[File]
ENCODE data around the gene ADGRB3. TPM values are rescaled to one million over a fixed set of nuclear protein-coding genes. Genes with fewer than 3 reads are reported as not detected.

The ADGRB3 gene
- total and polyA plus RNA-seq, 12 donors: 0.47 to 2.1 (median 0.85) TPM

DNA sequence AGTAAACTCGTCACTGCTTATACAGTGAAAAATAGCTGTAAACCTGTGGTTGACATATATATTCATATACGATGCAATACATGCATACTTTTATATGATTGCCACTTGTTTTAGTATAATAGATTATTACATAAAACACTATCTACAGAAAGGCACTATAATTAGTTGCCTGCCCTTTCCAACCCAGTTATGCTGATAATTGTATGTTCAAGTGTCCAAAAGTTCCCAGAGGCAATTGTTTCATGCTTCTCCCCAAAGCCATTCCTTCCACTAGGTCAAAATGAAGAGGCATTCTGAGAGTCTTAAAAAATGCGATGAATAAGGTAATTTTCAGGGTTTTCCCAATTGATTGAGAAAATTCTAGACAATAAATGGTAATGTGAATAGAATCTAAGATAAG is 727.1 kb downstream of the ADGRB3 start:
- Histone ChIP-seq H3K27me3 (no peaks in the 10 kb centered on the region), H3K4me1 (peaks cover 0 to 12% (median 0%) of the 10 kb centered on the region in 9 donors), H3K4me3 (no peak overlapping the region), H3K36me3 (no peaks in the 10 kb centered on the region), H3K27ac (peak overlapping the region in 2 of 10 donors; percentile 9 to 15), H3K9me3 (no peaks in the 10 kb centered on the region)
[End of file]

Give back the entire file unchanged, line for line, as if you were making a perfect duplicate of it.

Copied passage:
ENCODE data around the gene ADGRB3. TPM values are rescaled to one million over a fixed set of nuclear protein-coding genes. Genes with fewer than 3 reads are reported as not detected.

The ADGRB3 gene
- total and polyA plus RNA-seq, 12 donors: 0.47 to 2.1 (median 0.85) TPM

DNA sequence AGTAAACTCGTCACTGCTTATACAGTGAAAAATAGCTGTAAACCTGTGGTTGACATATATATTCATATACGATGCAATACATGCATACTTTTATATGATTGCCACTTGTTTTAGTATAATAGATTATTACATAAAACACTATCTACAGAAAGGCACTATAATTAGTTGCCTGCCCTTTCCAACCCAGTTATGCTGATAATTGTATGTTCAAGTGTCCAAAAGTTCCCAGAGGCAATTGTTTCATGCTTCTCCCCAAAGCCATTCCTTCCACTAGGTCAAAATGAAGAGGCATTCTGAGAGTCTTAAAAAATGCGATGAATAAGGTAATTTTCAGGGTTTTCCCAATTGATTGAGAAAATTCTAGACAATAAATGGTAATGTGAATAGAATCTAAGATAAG is 727.1 kb downstream of the ADGRB3 start:
- Histone ChIP-seq H3K27me3 (no peaks in the 10 kb centered on the region), H3K4me1 (peaks cover 0 to 12% (median 0%) of the 10 kb centered on the region in 9 donors), H3K4me3 (no peak overlapping the region), H3K36me3 (no peaks in the 10 kb centered on the region), H3K27ac (peak overlapping the region in 2 of 10 donors; percentile 9 to 15), H3K9me3 (no peaks in the 10 kb centered on the region)